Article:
Previously, I've talked about doing all data "value" validation in the Save() method of my Service objects and then just returning a collection of error flags. I now have one more reason to think that this is a good tactic - SQL errors. See, data validation happens on so many levels: client validation, data type validation, data value validation, and then lastly, SQL constraint validation. I might have code that says a value is valid, but then the SQL server throws an error because the insert or update fails to meet some constraint (such as duplicate primary keys).
This type of error will only ever be thrown if the Service object has invalid data but thinks that the data it is dealing with is valid. Therefore, this type of data validation flag will have to be handled by the CFTry / CFCatch tags that surround (or will surround) my SQL interaction.
I'm not explaining my thoughts very well, but what I'm trying to say is that if some of the data validation can only happen at the database interaction level, we might as well limit the data validation to only the method that interacts with the database. If we spread our validation out across various API methods, then we might provide false positives (of valid data) to the programmer. Meaning, if the programmer depended on ServiceObject.Validate( Bean ) to test for valid data, there is no way that that validation could be 100% accurate since it does not take into account SQL server level data validation.
Long story-short, the only way to provide fully accurate validation is to do it in the ServiceObject.Save() method.
And, while writing this, I am actually reminded of another excellent point that is quite relevant. A while back, Frank Yang, CTO / CIO of RecycleBank, was discussing duplicate data validation with me; specifically, we were discussing the problem of not allowing duplicate email addresses in a given table. To handle the situation, I would check for duplicates as part of the form validation. If no duplicates were found, I would then proceed to process the form. He argued that this was a gross misuse of processing power - why waste time programmatically checking for duplicates when the SQL server is highly optimized to handle such checks. My counter argument to this was that if we relied on the SQL server to do the duplicate checking, we would have to handle form validation in two places: once before processing and a second time to catch any constraint violation errors that were thrown by the SQL server.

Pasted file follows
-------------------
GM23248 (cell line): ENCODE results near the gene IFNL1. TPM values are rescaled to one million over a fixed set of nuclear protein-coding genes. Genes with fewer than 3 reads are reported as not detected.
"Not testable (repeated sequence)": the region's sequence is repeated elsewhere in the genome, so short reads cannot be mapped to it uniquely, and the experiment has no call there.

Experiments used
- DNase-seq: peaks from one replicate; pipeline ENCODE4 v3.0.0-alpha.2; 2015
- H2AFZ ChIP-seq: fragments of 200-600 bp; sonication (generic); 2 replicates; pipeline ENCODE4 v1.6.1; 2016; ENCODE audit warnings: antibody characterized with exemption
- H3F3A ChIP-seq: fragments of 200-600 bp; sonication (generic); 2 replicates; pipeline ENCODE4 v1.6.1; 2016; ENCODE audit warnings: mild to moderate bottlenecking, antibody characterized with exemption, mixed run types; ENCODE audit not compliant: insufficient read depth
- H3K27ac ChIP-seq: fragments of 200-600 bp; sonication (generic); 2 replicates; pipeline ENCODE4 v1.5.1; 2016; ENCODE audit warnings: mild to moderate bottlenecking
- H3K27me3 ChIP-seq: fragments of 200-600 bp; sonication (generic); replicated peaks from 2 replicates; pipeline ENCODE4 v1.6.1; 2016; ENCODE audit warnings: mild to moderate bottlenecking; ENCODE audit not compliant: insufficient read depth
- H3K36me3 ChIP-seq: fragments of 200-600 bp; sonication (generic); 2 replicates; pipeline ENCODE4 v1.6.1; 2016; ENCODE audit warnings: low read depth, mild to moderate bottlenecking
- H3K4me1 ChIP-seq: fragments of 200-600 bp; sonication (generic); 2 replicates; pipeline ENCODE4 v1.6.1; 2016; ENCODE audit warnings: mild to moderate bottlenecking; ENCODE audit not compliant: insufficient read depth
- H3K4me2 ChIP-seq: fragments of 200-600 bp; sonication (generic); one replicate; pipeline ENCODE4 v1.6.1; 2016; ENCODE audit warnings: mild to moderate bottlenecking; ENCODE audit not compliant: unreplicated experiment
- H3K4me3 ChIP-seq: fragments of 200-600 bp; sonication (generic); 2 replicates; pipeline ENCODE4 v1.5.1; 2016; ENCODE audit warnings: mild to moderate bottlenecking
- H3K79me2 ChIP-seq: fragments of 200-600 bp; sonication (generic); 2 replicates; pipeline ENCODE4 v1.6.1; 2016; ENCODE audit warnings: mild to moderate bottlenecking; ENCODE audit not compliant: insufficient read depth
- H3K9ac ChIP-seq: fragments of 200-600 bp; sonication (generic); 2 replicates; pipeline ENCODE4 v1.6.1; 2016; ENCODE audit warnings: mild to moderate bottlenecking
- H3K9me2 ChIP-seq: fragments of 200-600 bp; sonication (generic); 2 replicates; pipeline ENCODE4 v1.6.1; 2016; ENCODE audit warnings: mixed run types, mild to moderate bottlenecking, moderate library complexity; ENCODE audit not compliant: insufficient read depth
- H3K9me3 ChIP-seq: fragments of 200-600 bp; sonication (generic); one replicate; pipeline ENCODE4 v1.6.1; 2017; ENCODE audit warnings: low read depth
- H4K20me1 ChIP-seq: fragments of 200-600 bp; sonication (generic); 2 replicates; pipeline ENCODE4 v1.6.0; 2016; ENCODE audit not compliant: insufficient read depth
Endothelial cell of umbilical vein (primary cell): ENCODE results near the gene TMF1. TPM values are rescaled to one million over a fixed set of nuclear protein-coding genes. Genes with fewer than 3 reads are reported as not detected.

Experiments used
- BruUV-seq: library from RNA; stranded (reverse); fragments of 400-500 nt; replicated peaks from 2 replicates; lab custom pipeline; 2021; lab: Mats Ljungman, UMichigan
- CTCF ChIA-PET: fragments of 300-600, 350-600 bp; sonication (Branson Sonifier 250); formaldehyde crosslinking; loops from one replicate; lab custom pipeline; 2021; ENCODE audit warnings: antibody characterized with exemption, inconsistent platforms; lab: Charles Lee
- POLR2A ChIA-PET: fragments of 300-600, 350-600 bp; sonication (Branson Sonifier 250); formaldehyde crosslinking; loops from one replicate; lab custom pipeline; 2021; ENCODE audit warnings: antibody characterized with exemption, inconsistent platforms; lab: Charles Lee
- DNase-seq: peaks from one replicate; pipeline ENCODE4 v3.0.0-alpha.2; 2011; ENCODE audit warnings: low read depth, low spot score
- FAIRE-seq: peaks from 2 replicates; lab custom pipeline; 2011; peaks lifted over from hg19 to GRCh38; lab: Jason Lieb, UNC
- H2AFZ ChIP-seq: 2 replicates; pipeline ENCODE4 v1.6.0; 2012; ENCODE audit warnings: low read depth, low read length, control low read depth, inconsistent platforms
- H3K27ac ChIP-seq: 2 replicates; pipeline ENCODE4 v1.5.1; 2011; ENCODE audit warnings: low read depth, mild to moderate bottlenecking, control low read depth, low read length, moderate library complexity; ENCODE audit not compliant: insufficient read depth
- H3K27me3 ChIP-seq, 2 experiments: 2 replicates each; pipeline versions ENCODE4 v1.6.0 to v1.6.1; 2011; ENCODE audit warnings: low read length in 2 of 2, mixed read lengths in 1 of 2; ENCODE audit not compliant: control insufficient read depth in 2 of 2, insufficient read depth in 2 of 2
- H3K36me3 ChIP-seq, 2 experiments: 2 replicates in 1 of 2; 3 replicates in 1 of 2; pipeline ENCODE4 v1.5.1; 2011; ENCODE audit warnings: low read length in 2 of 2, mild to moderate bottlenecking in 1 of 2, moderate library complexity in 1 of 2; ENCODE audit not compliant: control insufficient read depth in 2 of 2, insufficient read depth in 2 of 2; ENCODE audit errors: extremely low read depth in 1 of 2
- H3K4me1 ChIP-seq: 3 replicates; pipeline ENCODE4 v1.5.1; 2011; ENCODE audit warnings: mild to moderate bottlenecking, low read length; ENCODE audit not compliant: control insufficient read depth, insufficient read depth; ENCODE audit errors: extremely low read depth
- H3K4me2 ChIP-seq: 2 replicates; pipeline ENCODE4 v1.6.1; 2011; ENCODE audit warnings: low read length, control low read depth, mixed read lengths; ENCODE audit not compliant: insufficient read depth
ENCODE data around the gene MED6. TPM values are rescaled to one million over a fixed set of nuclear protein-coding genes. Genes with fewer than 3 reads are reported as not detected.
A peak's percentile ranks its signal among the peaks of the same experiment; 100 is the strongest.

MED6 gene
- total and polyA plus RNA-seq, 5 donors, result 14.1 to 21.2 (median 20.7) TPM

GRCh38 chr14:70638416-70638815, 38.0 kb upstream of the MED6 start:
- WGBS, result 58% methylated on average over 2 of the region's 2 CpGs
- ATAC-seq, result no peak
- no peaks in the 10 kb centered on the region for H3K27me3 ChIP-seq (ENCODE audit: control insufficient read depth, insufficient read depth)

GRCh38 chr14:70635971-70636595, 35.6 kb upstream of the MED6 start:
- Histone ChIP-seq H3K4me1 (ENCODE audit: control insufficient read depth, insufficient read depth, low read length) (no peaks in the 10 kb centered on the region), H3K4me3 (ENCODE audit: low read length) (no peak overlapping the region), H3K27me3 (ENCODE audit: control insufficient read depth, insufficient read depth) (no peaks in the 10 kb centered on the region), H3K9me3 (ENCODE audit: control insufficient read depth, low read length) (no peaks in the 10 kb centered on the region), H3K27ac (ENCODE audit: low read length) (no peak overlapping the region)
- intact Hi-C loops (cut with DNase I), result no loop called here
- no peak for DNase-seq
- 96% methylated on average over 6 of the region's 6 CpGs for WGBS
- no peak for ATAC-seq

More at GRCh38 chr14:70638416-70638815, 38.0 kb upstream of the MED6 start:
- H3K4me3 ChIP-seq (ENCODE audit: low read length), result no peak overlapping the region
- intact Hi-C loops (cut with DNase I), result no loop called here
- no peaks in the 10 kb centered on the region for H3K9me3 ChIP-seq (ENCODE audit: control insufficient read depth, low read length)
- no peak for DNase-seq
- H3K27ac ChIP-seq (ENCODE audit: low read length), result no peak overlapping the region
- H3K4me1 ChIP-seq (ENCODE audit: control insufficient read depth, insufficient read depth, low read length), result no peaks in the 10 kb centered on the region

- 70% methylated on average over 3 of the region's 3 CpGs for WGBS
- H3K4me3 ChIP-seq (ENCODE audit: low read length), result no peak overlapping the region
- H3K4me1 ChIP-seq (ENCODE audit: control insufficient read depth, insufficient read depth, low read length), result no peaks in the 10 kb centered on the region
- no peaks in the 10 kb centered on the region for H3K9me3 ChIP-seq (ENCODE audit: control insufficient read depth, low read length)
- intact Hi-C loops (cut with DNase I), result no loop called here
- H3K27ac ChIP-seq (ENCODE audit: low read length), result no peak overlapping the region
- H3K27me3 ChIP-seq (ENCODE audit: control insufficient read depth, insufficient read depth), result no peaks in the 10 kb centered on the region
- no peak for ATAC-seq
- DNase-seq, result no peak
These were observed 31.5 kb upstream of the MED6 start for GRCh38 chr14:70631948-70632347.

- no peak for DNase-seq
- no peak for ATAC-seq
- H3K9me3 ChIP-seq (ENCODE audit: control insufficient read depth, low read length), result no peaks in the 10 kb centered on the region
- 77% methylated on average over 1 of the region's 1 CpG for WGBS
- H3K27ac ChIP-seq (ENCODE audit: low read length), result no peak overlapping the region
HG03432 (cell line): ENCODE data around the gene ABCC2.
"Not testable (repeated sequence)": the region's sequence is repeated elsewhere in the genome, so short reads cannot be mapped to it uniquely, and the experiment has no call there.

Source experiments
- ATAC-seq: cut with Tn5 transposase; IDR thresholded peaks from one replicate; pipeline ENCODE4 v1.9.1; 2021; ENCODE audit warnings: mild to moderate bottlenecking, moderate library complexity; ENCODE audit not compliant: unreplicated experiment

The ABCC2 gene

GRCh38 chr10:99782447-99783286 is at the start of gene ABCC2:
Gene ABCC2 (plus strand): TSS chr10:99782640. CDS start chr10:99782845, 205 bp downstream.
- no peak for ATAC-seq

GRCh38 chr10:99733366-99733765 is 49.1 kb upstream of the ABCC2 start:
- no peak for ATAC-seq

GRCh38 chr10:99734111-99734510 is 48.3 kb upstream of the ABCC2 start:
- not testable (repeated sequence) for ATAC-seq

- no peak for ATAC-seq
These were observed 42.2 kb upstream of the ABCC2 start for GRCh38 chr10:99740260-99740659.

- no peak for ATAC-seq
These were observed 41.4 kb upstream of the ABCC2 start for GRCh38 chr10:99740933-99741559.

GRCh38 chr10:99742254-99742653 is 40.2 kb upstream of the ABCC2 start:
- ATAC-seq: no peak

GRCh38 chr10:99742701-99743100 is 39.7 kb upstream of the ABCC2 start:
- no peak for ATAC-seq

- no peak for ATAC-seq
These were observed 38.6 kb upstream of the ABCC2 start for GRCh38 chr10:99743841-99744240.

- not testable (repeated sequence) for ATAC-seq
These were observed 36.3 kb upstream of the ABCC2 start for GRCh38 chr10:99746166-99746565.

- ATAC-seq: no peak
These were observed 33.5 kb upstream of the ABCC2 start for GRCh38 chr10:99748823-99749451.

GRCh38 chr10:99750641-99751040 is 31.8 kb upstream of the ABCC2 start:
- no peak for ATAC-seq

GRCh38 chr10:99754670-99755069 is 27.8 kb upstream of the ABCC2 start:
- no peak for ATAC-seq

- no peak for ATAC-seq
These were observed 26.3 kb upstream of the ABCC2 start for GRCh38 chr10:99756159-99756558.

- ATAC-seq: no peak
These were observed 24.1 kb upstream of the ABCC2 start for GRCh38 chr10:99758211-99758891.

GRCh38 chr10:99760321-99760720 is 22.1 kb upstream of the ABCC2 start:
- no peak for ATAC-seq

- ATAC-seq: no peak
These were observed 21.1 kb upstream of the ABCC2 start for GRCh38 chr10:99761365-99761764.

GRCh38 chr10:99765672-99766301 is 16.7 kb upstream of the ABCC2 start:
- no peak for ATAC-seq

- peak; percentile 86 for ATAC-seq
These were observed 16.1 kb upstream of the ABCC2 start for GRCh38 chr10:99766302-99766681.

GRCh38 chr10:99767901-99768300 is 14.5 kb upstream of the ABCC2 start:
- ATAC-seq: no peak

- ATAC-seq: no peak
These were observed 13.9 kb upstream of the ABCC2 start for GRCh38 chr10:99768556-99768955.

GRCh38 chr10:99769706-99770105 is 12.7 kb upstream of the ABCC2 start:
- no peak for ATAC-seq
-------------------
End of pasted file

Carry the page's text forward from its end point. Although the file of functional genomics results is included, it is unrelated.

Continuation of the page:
At the time, I felt like it would be a pain to handle multiple bouts of validation (especially since it was not easy within the framework of the existing application); however, now, within the context of object oriented programming and the validation of data at the point of SQL interaction, I can really see where Frank Yank's suggestion would make a lot of sense. Think about it - dealing with duplicate emails is far more the "edge case" than the inserting of unique email addresses. As such, dealing with that validation should also be the "edge case" (ie. catching an exception) and should not be allotted consistent processing time.
That all being said, I think I am going to move ahead with a Richard Kroll style of data validation (as commented on in my previous post). I like the way that his validation flags relate the Service Object to the controller code, but not in so tightly a way that it would break if the internal rules of the Service Object changed (it wouldn't work, of course, but no data would be corrupted and no errors would be thrown).